The 1997 Mine Ban Treaty, which went into effect in 1999, bans the use, production and stockpiling of anti-personnel landmines. All members of NATO, except the U.S., Turkey and Greece, have ratified the treaty. Human Rights Watch calls on all parties to the Afghanistan conflict -- the U.S. and coalition forces, and Afghan forces -- not to use anti-personnel landmines. Even if a government is not a party to the Mine Ban Treaty, the use of anti-personnel landmines violates the prohibitions on the use of indiscriminate weapons contained in the Geneva Conventions and their Protocols, and under customary international law. Nor should states condone their use by allies or allow them to be stockpiled on their territory.

II. Impact on the Civilian Population

The population of Afghanistan has for years suffered extreme deprivations of food and health care and the absence of a civilian infrastructure, due to civil war and political repression. The onset of hostilities between the U.S.-led coalition and Taliban forces, as well as winter's arrival, are likely to exacerbate the situation, as thousands of civilians seek to move to safer areas and international humanitarian assistance is limited. Attacking forces must remain conscious of the precarious situation faced by the civilian population and take it into account when calculating the effect of attacks on any potential military target.

As you know, "dual-use" objects are those that serve the needs of the civilian population and are also used by military forces. For example, certain roads, bridges and airports may ordinarily be legitimate military targets; in the case of Afghanistan they may also be essential to the delivery of humanitarian relief throughout the winter. In such circumstances, the harm incurred to the civilian population by attacking them would be disproportionate to the military advantage gained, and so would be prohibited under international humanitarian law.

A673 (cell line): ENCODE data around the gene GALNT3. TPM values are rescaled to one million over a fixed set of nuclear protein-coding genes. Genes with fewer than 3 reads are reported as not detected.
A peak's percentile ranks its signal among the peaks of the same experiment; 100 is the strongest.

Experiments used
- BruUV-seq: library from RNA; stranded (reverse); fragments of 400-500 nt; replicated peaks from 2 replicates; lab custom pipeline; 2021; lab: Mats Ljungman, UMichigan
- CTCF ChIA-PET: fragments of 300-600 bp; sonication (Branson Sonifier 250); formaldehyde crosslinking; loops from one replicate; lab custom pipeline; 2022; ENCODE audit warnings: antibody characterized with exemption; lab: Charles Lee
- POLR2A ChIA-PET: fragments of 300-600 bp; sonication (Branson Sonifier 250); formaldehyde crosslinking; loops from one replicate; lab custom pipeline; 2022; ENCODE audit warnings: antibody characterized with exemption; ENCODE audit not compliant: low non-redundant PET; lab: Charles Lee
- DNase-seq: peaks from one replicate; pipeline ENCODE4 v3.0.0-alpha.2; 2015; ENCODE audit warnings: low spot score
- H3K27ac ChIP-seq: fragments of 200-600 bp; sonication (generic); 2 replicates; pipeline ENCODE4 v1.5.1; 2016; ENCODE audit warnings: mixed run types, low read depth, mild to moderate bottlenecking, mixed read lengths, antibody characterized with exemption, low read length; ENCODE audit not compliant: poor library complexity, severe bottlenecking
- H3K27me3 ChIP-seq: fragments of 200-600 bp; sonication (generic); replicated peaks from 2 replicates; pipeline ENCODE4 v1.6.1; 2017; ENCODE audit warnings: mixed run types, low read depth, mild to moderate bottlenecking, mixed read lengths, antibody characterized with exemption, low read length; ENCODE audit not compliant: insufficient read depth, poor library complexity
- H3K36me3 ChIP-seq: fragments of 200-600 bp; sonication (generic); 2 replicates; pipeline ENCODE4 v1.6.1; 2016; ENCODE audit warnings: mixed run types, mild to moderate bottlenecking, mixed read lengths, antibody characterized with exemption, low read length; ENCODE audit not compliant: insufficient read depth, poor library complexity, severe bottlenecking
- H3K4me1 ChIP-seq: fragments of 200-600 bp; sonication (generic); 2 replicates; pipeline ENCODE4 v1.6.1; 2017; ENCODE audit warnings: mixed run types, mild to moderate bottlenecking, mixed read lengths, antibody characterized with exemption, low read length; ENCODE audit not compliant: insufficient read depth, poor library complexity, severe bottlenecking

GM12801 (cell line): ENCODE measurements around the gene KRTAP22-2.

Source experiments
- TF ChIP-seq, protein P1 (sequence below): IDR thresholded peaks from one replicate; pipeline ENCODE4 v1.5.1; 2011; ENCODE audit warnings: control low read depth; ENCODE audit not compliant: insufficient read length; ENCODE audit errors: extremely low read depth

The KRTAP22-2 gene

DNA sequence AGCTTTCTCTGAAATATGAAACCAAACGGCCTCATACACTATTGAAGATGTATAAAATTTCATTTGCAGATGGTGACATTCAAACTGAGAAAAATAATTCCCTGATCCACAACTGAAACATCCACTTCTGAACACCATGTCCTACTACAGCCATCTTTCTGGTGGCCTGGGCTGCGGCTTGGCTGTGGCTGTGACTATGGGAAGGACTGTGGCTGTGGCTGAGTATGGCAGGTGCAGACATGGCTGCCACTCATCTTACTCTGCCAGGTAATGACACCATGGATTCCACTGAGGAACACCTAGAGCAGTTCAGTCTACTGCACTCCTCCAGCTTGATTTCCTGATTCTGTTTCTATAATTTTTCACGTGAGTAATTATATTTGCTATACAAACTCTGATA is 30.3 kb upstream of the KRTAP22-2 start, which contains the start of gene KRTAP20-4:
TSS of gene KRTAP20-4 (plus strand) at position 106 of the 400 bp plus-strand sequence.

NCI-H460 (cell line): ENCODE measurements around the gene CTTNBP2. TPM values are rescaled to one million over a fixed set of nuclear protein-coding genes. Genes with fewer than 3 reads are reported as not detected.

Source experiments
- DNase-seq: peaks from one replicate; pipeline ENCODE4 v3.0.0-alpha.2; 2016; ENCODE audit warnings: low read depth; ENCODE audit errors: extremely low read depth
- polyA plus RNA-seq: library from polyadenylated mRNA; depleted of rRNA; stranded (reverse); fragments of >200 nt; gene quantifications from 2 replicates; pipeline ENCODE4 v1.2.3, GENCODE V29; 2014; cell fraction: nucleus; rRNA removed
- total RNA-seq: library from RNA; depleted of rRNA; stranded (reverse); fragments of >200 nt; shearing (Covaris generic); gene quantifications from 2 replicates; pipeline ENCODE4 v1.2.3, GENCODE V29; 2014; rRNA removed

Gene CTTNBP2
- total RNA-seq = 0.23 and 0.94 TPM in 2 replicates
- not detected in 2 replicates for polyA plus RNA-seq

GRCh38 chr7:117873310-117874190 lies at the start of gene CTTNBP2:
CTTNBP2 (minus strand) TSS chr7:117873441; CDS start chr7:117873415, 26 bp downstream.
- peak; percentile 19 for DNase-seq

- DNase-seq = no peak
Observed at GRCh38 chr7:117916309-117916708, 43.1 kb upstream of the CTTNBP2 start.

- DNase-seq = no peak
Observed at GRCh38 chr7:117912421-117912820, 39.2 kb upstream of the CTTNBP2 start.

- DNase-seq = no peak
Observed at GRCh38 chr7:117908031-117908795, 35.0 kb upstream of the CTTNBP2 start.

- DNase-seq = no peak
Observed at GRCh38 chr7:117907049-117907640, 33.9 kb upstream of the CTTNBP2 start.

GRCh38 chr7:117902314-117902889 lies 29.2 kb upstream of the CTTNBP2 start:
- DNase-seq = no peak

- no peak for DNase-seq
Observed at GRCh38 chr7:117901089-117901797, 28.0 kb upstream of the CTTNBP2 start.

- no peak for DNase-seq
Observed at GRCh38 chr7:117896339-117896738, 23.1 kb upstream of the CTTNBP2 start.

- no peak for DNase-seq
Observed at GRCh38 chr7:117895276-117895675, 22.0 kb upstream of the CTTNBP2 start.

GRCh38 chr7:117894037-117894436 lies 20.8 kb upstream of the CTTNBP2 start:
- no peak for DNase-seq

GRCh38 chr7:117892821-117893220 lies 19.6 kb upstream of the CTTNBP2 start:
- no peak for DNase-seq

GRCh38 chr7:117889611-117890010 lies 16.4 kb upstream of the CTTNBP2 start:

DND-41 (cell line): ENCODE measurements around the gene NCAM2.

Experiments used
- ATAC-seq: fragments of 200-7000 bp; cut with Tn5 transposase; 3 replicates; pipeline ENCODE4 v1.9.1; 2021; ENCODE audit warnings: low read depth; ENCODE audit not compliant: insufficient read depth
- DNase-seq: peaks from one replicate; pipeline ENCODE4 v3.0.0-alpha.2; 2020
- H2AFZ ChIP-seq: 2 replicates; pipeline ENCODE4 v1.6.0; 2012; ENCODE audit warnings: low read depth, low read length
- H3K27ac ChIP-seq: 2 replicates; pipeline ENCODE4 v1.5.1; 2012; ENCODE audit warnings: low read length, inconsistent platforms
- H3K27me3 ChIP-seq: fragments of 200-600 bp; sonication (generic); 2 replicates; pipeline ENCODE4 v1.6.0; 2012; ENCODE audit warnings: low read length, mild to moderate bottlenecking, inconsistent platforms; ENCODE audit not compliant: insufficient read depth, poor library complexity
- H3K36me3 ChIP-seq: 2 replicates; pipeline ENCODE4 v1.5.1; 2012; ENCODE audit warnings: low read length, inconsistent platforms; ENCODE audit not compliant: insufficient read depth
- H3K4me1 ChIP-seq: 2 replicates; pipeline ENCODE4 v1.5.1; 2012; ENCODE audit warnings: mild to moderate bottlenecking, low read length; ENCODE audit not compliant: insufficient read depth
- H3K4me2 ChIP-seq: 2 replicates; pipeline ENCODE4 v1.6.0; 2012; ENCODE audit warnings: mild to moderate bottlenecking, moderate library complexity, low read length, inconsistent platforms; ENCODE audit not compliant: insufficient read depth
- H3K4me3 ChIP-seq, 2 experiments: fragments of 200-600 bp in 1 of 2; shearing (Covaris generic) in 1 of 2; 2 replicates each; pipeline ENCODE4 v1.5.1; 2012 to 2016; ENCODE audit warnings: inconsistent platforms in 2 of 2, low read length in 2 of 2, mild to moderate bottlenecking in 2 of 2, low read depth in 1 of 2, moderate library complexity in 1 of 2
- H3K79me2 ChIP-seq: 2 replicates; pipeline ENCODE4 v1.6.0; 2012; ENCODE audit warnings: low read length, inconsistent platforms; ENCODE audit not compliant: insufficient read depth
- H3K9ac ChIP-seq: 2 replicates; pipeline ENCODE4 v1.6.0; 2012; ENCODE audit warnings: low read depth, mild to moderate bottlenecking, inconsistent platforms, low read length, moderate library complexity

Similarly, electrical facilities, even if not part of a national grid, are needed for the long term functioning of civilian hospitals and other civilian needs. During the Gulf War, the destruction of Iraqi electrical power facilities may have diminished Iraq's military command and control or air defense capabilities, but it also crippled the civilian services, resulting in the shutting down of water distribution, purification and sewage treatment plants and specialized medical equipment, with ill consequences for the civilian population. In Yugoslavia, transformer and distribution facilities were specifically targeted so as to avoid long-term impact on the civilian population.

In determining whether dual-use objects are valid military targets, the impact on civilians must be carefully weighed against the military advantage served; all ways of minimizing the impact on civilians must be considered; and attacks should not be undertaken if the civilian harm outweighs the definite military advantage.

III. Rules of Engagement